The damaged roof of Notre-Dame Cathedral in Paris is pictured April 16, 2019, in the aftermath of a devastating fire. CNS photo/Christophe Petit Tesson, pool Reuters

Notre-Dame Cathedral faces a long restoration road

By 
  • April 22, 2019

Blending the medieval with the contemporary in the rebuild of Notre-Dame Cathedral will be daunting, said the lead architect on the restoration of Toronto’s St. Michael’s Cathedral.

Among the biggest hurdles, said Terrance White, a partner with Toronto-based +VG Architects, will be coming up with a plan that respects what Notre-Dame has been since the first stones were laid in 1163 and what the refurbished cathedral will be in the 21st century. The key, he said, is understanding your starting point.

“How do you add to (the cathedral) in a way that is valid and has integrity and respects the heritage value without trying to represent what was there literally by recreating it kind of like a Disneyland approach,” said White, whose firm has been breathing new life into the fabric of heritage buildings in Ontario since 1972.

It’s a huge and sensitive issue in the architectural community, said White, one that gets minds racing as builders try to stay true to the original while accommodating the sensibilities of the day.

“Every decision is a philosophical discussion about authenticity and integrity and how to respect and retain the meaning of true heritage value of a site like Notre-Dame,” said White, whose firm has worked on numerous Ontario heritage buildings, including Old City Hall and Union Station, in addition to St. Michael’s Cathedral.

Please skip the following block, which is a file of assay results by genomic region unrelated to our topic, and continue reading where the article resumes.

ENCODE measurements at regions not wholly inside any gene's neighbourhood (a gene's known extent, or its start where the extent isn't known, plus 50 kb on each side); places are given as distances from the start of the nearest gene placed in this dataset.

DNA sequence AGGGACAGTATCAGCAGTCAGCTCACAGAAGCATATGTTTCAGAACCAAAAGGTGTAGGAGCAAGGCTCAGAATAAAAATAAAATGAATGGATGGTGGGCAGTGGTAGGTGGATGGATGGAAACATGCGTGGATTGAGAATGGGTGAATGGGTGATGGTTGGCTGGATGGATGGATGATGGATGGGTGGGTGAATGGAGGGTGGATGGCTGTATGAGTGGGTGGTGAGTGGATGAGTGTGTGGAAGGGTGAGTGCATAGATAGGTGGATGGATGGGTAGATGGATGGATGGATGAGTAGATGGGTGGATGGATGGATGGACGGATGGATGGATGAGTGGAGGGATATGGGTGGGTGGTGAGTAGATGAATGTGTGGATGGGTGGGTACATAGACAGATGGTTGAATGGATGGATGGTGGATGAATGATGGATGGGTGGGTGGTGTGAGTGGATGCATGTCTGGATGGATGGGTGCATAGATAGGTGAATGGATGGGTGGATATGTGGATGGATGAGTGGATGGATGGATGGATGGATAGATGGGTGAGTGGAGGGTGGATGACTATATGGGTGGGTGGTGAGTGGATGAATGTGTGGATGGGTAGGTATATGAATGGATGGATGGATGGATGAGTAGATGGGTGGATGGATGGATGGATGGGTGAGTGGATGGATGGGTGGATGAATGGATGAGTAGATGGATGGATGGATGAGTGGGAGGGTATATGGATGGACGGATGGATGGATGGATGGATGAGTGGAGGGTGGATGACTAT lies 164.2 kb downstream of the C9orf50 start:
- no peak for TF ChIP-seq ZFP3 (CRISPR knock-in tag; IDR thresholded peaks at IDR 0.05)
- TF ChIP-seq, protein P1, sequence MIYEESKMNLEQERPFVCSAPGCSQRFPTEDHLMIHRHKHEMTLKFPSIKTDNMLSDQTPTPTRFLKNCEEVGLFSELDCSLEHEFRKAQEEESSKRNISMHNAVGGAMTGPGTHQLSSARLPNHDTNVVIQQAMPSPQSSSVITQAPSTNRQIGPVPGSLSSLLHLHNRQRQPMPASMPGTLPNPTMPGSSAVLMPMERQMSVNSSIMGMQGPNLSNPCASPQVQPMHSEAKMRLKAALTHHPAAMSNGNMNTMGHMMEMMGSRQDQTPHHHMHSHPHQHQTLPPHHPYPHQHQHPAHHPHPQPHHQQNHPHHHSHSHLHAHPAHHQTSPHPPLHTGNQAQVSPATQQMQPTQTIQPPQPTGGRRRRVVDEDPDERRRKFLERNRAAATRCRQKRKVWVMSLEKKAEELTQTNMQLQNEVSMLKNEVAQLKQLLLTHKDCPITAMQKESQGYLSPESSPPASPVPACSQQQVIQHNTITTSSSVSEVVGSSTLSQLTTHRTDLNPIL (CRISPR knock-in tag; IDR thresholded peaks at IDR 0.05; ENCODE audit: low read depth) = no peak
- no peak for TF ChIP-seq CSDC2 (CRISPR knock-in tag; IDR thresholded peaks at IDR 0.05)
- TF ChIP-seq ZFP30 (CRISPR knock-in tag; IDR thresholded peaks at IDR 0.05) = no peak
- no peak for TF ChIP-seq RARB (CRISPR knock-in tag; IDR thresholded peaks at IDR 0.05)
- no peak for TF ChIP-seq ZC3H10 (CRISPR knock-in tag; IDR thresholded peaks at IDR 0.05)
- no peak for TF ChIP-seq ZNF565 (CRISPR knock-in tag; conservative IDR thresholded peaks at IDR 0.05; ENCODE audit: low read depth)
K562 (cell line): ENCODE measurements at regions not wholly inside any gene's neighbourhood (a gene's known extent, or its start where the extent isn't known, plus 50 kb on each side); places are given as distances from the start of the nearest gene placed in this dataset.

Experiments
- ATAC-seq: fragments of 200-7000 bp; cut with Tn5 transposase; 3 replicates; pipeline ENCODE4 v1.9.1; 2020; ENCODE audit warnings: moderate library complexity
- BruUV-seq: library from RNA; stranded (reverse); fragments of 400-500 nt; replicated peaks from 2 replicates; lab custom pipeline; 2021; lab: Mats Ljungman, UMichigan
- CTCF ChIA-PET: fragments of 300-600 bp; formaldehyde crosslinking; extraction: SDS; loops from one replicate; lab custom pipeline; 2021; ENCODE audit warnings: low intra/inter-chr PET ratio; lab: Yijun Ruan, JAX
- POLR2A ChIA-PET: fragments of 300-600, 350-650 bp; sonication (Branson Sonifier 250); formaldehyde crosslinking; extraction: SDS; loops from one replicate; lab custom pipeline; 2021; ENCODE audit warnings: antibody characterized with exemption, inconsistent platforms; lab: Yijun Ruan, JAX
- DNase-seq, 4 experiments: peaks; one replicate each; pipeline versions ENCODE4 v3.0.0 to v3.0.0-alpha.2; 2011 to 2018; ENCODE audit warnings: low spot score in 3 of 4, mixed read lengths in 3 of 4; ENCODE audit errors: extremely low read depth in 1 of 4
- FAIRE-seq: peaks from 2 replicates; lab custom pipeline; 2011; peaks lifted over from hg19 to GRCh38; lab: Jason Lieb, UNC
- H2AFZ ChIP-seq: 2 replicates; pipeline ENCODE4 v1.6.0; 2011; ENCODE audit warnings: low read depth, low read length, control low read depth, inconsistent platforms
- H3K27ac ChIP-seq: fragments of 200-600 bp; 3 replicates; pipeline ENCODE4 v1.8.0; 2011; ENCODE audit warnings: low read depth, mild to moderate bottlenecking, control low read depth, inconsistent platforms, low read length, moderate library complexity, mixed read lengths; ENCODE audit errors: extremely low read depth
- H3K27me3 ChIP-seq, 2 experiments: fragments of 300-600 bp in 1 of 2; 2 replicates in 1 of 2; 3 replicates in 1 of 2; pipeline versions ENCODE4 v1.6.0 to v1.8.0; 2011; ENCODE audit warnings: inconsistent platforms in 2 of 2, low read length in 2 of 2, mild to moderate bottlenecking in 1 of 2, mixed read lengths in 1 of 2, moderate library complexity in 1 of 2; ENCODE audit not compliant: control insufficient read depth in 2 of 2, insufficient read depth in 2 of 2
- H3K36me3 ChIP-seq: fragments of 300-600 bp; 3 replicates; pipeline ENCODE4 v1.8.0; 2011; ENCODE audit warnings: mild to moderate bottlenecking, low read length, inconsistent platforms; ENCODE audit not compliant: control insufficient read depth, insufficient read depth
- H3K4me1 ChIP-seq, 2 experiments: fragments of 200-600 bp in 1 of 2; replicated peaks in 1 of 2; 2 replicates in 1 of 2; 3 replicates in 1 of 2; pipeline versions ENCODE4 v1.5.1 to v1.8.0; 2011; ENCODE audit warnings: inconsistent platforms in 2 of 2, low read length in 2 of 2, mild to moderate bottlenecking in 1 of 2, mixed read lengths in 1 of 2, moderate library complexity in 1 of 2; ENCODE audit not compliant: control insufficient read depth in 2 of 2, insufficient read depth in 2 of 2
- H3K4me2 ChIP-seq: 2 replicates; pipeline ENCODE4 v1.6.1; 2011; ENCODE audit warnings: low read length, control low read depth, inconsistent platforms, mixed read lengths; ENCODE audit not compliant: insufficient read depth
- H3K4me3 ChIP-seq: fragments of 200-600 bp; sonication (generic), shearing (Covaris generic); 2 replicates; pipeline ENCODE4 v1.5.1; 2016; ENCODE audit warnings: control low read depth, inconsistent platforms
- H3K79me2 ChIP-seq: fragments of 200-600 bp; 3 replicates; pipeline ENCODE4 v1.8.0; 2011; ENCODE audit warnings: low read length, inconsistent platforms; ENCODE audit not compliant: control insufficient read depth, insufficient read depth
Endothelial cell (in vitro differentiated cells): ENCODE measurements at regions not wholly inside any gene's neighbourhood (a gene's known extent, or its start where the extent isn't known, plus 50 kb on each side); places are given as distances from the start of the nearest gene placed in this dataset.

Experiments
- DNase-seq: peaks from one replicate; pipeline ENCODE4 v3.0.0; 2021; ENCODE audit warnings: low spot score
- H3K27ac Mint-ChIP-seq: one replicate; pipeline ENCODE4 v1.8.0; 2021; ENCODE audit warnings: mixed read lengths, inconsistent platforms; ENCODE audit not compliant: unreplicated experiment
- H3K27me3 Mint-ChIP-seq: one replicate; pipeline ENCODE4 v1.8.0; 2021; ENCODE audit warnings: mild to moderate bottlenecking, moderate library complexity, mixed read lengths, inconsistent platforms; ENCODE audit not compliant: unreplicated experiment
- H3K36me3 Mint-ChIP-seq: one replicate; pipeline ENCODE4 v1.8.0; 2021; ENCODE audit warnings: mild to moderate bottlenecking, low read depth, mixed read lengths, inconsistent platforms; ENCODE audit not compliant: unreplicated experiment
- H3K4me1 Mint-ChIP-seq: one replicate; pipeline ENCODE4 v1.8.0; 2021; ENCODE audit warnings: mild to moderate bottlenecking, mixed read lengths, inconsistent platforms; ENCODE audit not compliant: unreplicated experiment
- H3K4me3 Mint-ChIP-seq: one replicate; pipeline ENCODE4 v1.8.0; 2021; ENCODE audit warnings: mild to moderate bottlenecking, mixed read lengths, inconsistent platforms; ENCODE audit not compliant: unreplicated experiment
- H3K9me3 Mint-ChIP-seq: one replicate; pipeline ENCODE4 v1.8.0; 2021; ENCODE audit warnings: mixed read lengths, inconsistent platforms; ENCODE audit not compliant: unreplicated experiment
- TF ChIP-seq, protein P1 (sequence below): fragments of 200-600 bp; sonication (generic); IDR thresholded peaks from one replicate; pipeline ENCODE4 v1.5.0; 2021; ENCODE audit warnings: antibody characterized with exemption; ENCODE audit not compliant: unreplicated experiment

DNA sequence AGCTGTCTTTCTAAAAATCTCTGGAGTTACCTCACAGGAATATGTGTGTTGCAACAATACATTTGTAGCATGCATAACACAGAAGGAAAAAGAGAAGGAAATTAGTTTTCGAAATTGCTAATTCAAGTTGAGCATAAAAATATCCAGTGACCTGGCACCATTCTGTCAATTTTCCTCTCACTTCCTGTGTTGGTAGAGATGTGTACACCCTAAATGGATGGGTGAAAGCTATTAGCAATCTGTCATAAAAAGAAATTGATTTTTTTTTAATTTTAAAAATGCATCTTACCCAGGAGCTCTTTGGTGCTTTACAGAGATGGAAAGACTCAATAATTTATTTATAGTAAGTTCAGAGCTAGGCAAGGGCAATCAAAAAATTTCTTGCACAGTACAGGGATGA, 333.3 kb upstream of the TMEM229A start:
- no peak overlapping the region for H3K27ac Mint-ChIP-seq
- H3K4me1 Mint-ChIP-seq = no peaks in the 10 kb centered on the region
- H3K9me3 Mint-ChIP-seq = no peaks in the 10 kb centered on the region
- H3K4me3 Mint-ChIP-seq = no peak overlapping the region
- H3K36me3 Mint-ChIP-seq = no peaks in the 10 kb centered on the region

It will be a particular challenge in trying to refurbish Notre-Dame, which was badly damaged by an April 15 fire that sent shockwaves beyond French and Catholic circles. The blaze was broadcast and live-streamed around the world as firefighters fought the inferno that destroyed the medieval roof timbers, the spire and parts of the stone vaunting below it on the 856-year-old Parisian cathedral.

Immediately, French officials vowed to rebuild Notre-Dame within five years, in time for the Summer Olympics the city will host, and within 24 hours, more than $1 billion had been pledged for the rebuild. French Prime Minister Édouard Philippe also announced an international architecture competition to replace the spire, which was destroyed in the fire at the state-owned cathedral.

It will be a long process beginning with the initial damage assessment, said White. Officials in Paris have said some damaged areas will be dismantled and the overall structure is in a fragile state.

“Somebody’s got to go in and see what remains in place, how healthy it really is and can they build off that again,” said White.

Balancing the old with the new is something White has encountered in the ongoing restoration of St. Michael’s Cathedral Basilica since planning began in 2002. It’s been a delicate challenge to stay true to St. Michael’s origins while making it a cathedral for the modern world — adding public washrooms to replace the single washroom that had been in place before, or adding the IT technology and closed-circuit television capacity necessary in a 21st-century cathedral. It will be no different at Notre-Dame, said White.